Tag Archives: google voice

Is this already running?

I currently have some of my google voice scripts running once every 5 minutes to avoid overlap.  My processing script and sending script will both be fine if multiple instances run, due to the tracking system I’ve developed on the database, but I worry about the script that actually fetches the incoming messages from Google Voice.  Duplicate instances of that script may cause messages to be fetched twice, and I have yet to write a script to check for duplicate incoming messages.  I might as well make an effort to kill some of the duplicates at the source first.

Here is the function:

# check_if_running.py
import os
import commands
import sys

def checkRunning():

	# ps -ef | grep  | grep -v grep | grep -v

	psCommand = "ps -ef | grep "+str(sys.argv[0])+" | grep -v grep | grep -v "+str(os.getpid())
	psOutput = commands.getoutput(psCommand)

	if (len(psOutput) == 0):
		functionReturn = 0
		functionReturn = 1
	return functionReturn

print "Function returns: "+str(checkRunning())


Speaking of duplicates, I have noticed that some outgoing messages are sent multiple times.  My theory is that the phone is actually sending duplicate messages in low signal areas when it cannot be certain if the message has been sent or not, therefore still necessitating the duplicate checking script even if it just just a secondary check on the existing processes.

PS: This is an example of a new-to-me wordpress plugin, WP-Syntax.  Pretty slick?  Yes, I think it is.

My Textbot and the Weather

About a month ago, I stumbled upon pygooglevoice, a python library to interface with google voice.  Of course, the wheels started spinning, and I decided to write a script that will send and receive text messages.  The project provided several examples to use with command line interfaces, which were very helpful in interfacing with google voice, but I took those examples and modified them to interface with a MySQL database.

The script will log onto Google voice, grab all messages, and place them in the incoming table.  The script will then grab all incoming messages, process them and place responses in an outgoing table.  Finally, the script will send all messages in the outgoing table.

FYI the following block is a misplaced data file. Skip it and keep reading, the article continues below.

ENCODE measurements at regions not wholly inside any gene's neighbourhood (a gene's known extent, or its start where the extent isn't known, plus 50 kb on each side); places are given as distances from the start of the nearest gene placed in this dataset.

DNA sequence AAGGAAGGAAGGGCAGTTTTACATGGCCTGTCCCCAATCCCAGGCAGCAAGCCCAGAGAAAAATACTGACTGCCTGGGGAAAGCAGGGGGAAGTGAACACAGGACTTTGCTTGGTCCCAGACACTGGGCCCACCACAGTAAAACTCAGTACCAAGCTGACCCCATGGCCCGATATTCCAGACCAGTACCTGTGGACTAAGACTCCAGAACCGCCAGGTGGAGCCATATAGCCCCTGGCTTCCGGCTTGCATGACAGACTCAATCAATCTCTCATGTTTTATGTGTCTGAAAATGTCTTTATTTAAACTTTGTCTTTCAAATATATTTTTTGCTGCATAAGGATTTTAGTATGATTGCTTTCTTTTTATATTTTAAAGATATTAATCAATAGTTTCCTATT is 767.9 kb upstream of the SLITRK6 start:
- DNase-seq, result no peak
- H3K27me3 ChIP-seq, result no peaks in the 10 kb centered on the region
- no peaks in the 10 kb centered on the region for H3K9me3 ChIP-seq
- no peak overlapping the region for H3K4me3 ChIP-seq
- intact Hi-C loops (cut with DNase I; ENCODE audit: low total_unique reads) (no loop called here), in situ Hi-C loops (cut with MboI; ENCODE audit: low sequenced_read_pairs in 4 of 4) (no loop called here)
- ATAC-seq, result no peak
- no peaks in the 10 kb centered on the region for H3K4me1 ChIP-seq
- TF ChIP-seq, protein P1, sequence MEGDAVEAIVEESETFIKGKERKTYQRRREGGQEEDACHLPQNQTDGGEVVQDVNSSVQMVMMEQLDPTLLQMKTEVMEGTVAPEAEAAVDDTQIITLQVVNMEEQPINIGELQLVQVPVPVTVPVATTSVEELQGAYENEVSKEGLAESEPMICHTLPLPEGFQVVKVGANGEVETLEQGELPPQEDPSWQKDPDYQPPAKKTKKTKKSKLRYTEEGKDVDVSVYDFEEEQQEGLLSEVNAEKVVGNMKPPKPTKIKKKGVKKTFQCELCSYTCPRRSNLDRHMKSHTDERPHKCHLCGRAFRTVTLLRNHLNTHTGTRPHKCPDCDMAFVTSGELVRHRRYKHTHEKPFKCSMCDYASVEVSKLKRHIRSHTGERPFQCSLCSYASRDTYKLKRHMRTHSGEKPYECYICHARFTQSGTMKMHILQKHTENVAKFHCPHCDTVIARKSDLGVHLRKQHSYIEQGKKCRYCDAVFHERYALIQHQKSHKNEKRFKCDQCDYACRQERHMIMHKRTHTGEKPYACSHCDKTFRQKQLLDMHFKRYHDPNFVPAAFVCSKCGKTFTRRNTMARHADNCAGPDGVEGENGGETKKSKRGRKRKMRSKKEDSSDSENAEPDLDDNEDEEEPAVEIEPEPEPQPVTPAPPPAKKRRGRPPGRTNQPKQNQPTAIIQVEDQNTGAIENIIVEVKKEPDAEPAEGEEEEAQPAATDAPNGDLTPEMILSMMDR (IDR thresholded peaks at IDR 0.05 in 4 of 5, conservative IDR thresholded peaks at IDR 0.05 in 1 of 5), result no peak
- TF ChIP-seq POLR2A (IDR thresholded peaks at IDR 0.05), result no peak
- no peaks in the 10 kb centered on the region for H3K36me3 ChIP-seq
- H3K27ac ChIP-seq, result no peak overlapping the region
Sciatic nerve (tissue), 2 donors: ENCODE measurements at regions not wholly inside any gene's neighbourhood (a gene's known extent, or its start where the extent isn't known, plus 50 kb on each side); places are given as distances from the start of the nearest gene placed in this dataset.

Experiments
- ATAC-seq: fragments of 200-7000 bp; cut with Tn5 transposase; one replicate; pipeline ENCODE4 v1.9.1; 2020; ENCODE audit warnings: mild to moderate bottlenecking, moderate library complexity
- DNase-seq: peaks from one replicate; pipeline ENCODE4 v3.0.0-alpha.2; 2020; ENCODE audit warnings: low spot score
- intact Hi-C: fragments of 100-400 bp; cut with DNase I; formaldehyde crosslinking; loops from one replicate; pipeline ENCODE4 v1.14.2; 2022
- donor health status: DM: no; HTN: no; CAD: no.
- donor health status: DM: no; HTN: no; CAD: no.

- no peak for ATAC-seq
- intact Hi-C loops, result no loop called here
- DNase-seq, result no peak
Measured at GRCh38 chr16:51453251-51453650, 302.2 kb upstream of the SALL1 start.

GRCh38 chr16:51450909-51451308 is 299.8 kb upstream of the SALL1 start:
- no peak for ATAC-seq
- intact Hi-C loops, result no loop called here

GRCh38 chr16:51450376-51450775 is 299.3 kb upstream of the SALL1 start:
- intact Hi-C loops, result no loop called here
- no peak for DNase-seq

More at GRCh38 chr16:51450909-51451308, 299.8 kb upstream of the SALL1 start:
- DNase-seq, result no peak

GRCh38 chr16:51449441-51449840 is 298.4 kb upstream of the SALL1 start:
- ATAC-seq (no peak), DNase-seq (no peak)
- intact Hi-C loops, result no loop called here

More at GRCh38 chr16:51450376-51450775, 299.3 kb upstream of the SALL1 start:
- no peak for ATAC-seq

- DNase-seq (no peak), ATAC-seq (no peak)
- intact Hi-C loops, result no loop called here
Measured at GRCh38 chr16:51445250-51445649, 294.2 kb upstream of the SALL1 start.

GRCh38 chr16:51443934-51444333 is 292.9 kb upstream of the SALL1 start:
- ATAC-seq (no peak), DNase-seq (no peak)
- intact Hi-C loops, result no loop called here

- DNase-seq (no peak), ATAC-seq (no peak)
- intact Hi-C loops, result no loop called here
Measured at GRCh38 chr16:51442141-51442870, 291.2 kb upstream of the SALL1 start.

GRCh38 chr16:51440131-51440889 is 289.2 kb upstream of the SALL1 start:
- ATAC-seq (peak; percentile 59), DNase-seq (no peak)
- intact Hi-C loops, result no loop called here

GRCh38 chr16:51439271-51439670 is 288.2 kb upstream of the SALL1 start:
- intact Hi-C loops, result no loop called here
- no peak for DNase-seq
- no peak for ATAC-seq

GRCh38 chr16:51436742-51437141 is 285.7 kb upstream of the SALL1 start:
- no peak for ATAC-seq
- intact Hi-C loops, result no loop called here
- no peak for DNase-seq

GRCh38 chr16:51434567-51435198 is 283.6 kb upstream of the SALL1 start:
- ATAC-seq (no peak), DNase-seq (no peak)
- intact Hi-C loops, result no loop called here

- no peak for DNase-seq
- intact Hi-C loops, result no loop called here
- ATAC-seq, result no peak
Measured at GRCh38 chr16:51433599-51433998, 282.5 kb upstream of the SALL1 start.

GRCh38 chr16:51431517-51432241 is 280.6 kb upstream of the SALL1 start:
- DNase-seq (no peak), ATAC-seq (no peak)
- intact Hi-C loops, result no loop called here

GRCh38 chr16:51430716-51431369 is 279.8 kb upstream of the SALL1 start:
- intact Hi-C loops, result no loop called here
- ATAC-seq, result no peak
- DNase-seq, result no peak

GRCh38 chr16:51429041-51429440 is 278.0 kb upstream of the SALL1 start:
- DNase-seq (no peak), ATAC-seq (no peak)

….and now for the weather

The first service I have developed for my textbot is the weather.  Using python-weather-api, I am able to provide weather results via text message.  All text messages starting with the word weather followed by a space will be sent to the weather api.  The weather api will then interpret everything after the space as a location code.  Since, I am sending the request through Google weather, a number of different formats may be used.  Typically a city/state or zip code can be used.  Large cities such as Chicago or New York do not require the state, but small ones do.

Here are some examples:

Me to <textbot number>
8/9/10 12:50 AM 21 minutes ago
Me: weather kansas city, mo 12:31 AM
<textbot number>: It is 89 and Clear. Wind: S at 9 mph, Humidity: 63% in Kansas City, MO 12:36 AM
Me: weather 64086 12:37 AM
<textbot number>: It is 85 and Clear. Wind: S at 8 mph, Humidity: 74% in Lee’s Summit, MO 12:41 AM
Me: weather bangkok 12:41 AM
<textbot number>: It is 90 and Cloudy. Wind: SW at 13 mph, Humidity: 49% in bangkok 12:46 AM
Me: weather Moscow, Russia 12:49 AM
<textbot number>: It is 69 and Overcast. Wind: N at 0 mph, Humidity: 90% in moscow, russia 12:50 AM

As you can see, the number for the service is <textbot number>.  That number will not ring any phones or deliver text messages to a human being.  Unless you

I’ve created a basic tutorial page at textbot.ryanveach.com to provide a listing of features and instructions.  At the moment, it is nothing fancy by any means, but it gets the job done.

I’ve got more ideas planned, but they are a surprise 😉

Edit: This service has been taken offline so I can pursue other options with this google voice account.  Because of this, I’ve decided to edit out the number in case somebody else winds up with the same phone number.  I don’t want to spam them!